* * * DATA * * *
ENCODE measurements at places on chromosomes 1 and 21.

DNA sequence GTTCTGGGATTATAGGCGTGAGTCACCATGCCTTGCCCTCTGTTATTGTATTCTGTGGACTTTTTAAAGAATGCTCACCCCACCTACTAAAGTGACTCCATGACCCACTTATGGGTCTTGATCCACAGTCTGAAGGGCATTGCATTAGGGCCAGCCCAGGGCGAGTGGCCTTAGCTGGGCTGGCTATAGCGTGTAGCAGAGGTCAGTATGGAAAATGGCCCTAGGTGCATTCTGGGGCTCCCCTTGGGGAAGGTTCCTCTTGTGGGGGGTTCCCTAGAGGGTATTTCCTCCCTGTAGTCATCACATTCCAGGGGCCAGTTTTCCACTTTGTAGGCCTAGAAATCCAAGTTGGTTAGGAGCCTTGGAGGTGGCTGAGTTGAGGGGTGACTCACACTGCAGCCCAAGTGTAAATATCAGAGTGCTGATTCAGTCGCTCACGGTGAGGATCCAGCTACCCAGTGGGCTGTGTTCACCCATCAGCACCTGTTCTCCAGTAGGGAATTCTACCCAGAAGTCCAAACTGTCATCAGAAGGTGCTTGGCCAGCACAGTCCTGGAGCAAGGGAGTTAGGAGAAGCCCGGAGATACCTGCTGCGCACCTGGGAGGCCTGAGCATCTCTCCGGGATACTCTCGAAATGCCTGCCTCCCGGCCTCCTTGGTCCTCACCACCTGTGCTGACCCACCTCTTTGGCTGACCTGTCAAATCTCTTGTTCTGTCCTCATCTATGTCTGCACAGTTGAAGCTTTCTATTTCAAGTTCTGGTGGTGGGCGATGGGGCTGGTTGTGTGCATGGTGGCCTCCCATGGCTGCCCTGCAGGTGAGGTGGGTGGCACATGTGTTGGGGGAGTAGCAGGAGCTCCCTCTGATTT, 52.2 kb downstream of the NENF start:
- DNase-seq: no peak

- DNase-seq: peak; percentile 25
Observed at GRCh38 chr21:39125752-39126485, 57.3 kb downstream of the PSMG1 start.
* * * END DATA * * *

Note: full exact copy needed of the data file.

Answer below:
ENCODE measurements at places on chromosomes 1 and 21.

DNA sequence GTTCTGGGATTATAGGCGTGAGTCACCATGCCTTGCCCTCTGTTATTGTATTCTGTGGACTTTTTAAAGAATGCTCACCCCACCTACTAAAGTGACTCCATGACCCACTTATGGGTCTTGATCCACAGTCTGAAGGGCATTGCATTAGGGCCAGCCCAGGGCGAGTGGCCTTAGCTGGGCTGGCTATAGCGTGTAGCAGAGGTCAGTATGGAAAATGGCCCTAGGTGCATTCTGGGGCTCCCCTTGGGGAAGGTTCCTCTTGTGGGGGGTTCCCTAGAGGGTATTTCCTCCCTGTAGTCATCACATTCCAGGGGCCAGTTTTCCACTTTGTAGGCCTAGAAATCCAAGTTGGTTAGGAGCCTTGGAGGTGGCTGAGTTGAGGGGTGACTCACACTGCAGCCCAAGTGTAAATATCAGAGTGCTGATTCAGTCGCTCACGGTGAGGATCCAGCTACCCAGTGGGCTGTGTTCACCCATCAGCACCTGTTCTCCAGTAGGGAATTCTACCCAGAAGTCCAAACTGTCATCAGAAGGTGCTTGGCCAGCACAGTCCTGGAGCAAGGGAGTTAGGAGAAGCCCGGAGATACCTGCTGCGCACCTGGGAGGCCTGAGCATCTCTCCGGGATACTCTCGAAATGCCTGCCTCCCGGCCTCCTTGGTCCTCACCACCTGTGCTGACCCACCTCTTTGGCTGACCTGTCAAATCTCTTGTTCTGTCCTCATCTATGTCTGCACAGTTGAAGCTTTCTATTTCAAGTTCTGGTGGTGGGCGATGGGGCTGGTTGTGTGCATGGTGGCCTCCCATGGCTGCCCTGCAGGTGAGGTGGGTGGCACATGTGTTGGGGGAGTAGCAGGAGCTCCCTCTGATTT, 52.2 kb downstream of the NENF start:
- DNase-seq: no peak

- DNase-seq: peak; percentile 25
Observed at GRCh38 chr21:39125752-39126485, 57.3 kb downstream of the PSMG1 start.